Green Oats – the anchor crop for the Winter Forage Trilogy

When we plant oats in the fall, they quickly germinate and cover the soil with a beautiful green carpet.  The 1920 book by Charles Dawson, Success with Hogs, states that “while these plants are not over 6 or 8 inches high, they contain a higher per cent of protein than do alfalfa or clover.”    Alfalfa in the ground has between 13 and 22% crude protein, so that is some healthy protein in the green oats.  This spreadsheet shows 16% for an Oat and Pea mixture.  A great book written in 1940 by 3 University of Georgia professors, Swine Production in the South, states “On good land Oats can be grazed from November to May.  Experiments show that pigs grazing on green oats gain much more rapidly than those fed the same ration without grazing.”  Concentrates can be reduced 30 percent when pigs are afforded good oat pasture.  “An acre of oats will furnish green grazing for from 8 to 16 pigs.”  A word of caution, “In the piedmont and mountain areas of the South…oats often freeze during the winter”.  Rye and Wheat can be used instead.  Adding AWPs or Vetch to the Oat pasture will “give much better grazing and legumes are very valuable in soil building.” 

A study done by the 3 UGA professors showed that 3.9 acres of Oats and Winter Legumes in combination with self fed concentrates led to a daily gain of 1.8 pounds/day and 4787 pounds of pork from a herd of 39 fall litter pigs.  In contrast, the pigs only given the concentrates gained 1.5 pounds per day and about a 1000 pounds less pork.  Clearly the forage is not only significantly adding to the health of the pigs (and most importantly, the health of the meat), but also makes great economic sense.  The question I have is how much weight will the pigs gain per day on just the pasture with a mineral supplement?  Or will they gain?  Something for us to experiment with…and blog about in the future.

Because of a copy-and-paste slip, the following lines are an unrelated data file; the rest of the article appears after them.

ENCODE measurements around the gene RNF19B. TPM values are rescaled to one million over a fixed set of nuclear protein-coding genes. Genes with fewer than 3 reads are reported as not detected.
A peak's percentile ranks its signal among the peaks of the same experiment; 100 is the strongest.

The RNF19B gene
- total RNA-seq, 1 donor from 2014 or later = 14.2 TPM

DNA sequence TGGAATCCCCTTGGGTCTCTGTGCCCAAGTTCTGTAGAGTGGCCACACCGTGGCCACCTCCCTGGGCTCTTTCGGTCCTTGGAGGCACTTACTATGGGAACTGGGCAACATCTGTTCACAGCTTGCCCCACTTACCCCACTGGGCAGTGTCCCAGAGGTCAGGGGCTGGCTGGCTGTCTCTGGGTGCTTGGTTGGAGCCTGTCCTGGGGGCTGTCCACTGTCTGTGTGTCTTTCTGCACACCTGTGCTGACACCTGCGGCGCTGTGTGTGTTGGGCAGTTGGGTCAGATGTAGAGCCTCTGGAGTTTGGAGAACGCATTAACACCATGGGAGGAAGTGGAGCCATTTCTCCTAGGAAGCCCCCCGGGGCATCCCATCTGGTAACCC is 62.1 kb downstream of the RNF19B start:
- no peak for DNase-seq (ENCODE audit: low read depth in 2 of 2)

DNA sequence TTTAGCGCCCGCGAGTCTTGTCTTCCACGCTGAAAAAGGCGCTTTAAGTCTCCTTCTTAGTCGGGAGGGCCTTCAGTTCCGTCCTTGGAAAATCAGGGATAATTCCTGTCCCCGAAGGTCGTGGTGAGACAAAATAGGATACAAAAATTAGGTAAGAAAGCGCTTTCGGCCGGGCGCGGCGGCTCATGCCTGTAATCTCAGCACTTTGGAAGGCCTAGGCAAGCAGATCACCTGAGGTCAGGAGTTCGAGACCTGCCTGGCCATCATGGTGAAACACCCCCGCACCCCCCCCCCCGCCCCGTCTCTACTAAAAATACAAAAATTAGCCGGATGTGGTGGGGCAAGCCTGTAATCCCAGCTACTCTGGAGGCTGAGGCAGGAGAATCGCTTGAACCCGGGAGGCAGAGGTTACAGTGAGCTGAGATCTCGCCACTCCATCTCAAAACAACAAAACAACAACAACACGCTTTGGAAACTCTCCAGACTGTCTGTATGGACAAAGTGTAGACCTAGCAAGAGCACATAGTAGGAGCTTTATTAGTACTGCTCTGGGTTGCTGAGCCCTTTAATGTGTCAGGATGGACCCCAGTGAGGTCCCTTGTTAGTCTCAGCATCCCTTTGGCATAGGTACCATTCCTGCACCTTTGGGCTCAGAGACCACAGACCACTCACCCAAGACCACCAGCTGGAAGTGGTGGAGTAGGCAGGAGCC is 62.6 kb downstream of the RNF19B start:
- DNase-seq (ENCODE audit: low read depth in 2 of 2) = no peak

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  1. What sort of concentrates are you using on your hogs? Also have you decided on a variety of oats that suits your area?

  2. At this point, for concentrates we use what we can find locally…sometimes peanuts, sometimes corn, sometimes pelletized feed. I’m trying to find a local source for Fertrell’s swine minerals. This we add to the concentrates to ensure the pigs get all they need. Right now, I buy it when my work takes me to KY every other month or so. As for the oats, there is a local farmer who sells us the seed…haven’t asked him the variety…will do that next time I see him and get back to you. Rye (the cereal type…not the grass) works about the same also…depends on what you can find locally and cheap. We buy our oat seed for $10/50lb bag which will plant an acre.

  3. Where are you located? I found it on your blog before, but can’t find it now…was it Texas?

  4. Waller, TX is where we call home. I sent you an email last week.

  5. I live in Atlanta and want to be farming like you. I read a lot and search constantly. I don’t know how to post the link but search google books “sorghum georgia winter” and it will take you to “southern planter volume 64 page 630/631 and they talk about planting artichokes for winter grazing which I thought was interesting. Also other good stuff. I also know that wild hogs love sorghum so maybe it is better than corn (I think corn is an invasive weed :) ) Maybe you can try some corn and sorghum. less inputs on the sorghum.

  6. Jay – great link! Thanks. I wonder if they are talking about the same artichokes that we eat, or some other type of artichokes? Very interesting. Will have to do some research on this.

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